Author Topic: Head of Drug Squad on payroll of big time dealer  (Read 3290 times)

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Offline Roch

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Re: Head of Drug Squad on payroll of big time dealer
« Reply #15 on: August 09, 2011, 09:54:PM »
Captain...

The theory espoused by Mike Tesko appears to be that some of the police officers covered up the true circumstances of how Sheila Caffell came to die in the farmhouse, due to the raid having been bungled.  In doing so they set upon a course that they could not get off. 

Furthermore that they could not have foreseen the tenacity and passion of the relatives in genuinely suspecting Jeremy Bamber.  And that this tenacity on the part of the relatives may have become partly motivated by complex inheritance issues and/or percieved 'noble cause corruption'. 

In one sense, in this scenario the police are also to blame for being unable to quell the family's suspicions of Bamber, due to the fact that this would involve revealing the bungled raid which defeats their purpose in the first place. 

This scenario becomes severely weakened when Julie Mugford is introduced to the equation, in my opinion.  However it is not certain how any alleged machinations between the relatives and Julie Mugford may have played out, or not as the case may be. 

And at all times the main concern of the police officers involved was to protect the 'pact' taken out when covering up the bungled raid, which at every turn became a higher and higher stakes game regarding consequences.

Stephanie

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Re: Head of Drug Squad on payroll of big time dealer
« Reply #16 on: August 09, 2011, 10:55:PM »
Very interesting Stephanie and Grahame.
Please reread my post though: I said there are obviously numerous cases of police corruption. I made no such sweeping statement that every police officer is honest and professional as you alledge Grahame.
I also said each case stands or falls on its own which is basically what you are saying too.
Hopefully with these points clarified you will accept that I am not quite as naive as you have suggested. Police corruption will obviously normally have a reason; that being either perosnal gain for the officers or some sort of animosity toward an accused.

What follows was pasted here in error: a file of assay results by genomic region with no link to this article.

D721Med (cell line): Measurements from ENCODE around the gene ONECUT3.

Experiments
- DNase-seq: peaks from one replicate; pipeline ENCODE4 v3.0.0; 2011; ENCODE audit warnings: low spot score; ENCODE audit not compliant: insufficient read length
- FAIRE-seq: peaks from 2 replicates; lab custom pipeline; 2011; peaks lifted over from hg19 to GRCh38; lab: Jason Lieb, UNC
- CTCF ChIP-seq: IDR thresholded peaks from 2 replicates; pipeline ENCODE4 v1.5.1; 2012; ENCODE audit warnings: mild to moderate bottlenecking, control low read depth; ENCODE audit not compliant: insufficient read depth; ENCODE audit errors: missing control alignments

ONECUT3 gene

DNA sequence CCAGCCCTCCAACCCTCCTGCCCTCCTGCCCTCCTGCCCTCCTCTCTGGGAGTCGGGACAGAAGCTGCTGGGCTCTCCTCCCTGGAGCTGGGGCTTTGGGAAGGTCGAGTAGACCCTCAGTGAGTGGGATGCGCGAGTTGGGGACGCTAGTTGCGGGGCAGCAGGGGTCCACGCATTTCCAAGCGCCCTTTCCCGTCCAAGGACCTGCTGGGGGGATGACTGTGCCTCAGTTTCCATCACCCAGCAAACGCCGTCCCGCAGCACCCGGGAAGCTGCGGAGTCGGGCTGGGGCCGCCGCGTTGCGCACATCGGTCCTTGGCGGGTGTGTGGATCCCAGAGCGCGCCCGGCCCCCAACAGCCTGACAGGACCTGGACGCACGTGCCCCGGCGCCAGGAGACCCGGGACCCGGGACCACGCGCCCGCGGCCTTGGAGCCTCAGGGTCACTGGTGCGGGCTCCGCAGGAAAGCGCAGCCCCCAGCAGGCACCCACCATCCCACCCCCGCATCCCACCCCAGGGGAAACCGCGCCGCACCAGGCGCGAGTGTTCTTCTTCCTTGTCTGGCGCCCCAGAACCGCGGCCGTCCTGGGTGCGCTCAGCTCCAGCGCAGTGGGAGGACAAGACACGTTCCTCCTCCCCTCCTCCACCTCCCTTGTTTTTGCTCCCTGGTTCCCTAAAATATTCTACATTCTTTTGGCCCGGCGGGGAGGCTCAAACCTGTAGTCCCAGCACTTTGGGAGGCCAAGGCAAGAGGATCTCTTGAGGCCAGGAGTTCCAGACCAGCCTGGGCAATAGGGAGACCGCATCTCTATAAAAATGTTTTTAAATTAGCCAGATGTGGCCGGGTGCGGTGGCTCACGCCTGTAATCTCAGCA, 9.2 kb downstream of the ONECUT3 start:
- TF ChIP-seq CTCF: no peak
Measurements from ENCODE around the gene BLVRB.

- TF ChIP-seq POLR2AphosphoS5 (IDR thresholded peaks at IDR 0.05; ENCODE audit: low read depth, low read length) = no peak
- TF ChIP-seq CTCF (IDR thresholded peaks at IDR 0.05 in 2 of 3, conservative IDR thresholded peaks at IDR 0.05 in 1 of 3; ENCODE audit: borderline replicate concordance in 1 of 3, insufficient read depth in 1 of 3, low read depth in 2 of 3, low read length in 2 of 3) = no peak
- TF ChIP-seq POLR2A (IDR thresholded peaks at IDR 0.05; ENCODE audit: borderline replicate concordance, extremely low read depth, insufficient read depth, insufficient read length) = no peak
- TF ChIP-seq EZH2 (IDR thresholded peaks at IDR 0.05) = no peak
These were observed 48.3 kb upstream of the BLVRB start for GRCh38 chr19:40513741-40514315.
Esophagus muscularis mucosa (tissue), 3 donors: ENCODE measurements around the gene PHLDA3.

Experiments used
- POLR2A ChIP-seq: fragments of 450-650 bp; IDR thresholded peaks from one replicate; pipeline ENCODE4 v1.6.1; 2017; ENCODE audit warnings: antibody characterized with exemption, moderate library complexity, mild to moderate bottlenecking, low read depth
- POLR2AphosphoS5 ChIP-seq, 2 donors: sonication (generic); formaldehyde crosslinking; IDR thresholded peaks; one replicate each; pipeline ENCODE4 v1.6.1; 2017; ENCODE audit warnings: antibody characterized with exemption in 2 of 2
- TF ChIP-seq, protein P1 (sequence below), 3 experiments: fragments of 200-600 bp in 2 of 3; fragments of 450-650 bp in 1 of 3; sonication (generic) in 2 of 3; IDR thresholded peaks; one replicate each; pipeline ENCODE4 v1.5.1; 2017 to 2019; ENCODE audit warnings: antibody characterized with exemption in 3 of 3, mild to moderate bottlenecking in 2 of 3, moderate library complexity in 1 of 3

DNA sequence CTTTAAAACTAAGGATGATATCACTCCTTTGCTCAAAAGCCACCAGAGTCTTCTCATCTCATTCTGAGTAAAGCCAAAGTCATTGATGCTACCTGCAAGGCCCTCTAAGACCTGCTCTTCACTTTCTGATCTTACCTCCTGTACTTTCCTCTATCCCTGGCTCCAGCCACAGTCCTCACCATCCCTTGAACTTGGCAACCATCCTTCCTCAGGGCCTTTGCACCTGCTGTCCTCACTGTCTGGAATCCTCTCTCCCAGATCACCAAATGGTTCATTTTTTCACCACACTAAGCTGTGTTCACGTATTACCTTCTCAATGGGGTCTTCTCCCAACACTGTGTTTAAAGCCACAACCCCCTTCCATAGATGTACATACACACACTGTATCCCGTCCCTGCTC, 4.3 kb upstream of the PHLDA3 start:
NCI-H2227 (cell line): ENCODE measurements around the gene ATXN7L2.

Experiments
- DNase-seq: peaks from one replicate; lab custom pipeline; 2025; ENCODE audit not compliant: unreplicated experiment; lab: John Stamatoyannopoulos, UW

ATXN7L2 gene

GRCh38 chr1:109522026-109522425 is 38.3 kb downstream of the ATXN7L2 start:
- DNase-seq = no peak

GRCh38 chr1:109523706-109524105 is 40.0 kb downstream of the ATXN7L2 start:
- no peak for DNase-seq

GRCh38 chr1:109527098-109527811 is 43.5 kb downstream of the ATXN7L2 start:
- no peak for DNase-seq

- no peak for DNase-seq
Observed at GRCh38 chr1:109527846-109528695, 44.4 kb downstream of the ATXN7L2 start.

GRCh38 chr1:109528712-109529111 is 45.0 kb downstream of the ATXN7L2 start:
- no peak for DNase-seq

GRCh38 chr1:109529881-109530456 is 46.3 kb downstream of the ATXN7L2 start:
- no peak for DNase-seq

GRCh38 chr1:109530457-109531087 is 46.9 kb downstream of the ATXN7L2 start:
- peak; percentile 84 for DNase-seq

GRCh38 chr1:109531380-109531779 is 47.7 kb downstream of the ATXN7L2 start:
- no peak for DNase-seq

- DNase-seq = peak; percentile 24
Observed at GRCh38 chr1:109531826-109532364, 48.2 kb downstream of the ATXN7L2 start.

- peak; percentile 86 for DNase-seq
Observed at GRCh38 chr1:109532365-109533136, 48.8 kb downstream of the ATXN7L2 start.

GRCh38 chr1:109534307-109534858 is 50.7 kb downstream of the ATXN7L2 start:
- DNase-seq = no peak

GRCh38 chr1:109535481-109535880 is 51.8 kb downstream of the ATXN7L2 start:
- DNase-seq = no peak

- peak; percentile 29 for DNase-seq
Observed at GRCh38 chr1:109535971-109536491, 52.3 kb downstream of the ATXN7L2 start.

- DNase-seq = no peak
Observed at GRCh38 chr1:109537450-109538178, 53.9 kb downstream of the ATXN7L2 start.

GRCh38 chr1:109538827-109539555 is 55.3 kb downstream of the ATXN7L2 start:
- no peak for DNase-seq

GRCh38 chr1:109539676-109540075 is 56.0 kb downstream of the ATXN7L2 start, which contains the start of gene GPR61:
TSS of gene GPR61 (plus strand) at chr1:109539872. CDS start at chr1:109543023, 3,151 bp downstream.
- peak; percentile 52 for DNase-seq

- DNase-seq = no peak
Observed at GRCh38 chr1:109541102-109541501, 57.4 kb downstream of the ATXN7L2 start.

I am not saying Bambers isn't such a case. I just can't see why they would have fitted up Bamber as has been suggested and look so incompetent in doing so. Do you have any theories as to why they would have done such a thing?

Sorry I missed your question earlier, I am a retired Captain in the Brigade of Guards.
Honi soit qui mal y pense

 

I think you meant - Honni soit qui mal y pense

I google translated...  ;)

"Evil be to him who evil thinks" - totally!

You say you cannot see why they would have fitted up Bamber - I can see this - why would they have fitted up my husband?

I recommend the book 'No Smoke - The Shocking Truth About British Justice' by Sandra Lean.

Innocent people are being locked up in our prisons, convicted of the most horrific crimes, on a regular basis. These are not one-off, tragic mistakes, but rather a routine, everyday occurrence. For every high-profile miscarriage of justice that we hear about, there are dozens more that never make the news. No Smoke examines just some of these cases, highlighting the very human tragedy of wrongful conviction, and pointing out the unthinkable: this could happen to any one of us! Sandra Lean's NO SMOKE offers a vitally-important contribution to British social awareness. Already the subject of much debate within the judicial system, this book reviews seven specific real-life cases and in doing so exposes some truly shocking practices within the UK justice system. The cases are exhaustively researched and documented in an easy-to-read contemporary style, and the conclusions presented in an articulate and professional format. Review copies have been highly praised, and the book has already been recommended by sitting judiciary as an insightful (if rather disturbing) guide to the inner workings of British justice. The author is currently a PhD candidate in criminal justice at Edinburgh University.


Stephanie

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Re: Head of Drug Squad on payroll of big time dealer
« Reply #17 on: August 09, 2011, 11:10:PM »
With regards the circumstantial fibre evidence in Simon's case - they never ever matched in the first place!

The whole case was a criminal farce - make believe - a fairy tale.... You can't make this s**t up!

The forensic expert made it up as she went along - the real perps were ignored for 11 months; by which time Simon had already been charged and was awaiting trial.

He was made guilty by media and didn't stand a chance with the jury members who were spun a web of lies and didn't have a real clue how the justice system works; nor more importantly did they have the nerve to ask 'hang on a minute, this is all a load of cobblers.'

In January 2011 three appeal court judges chose to uphold the conviction even though the fibres had been shown to never have matched ever!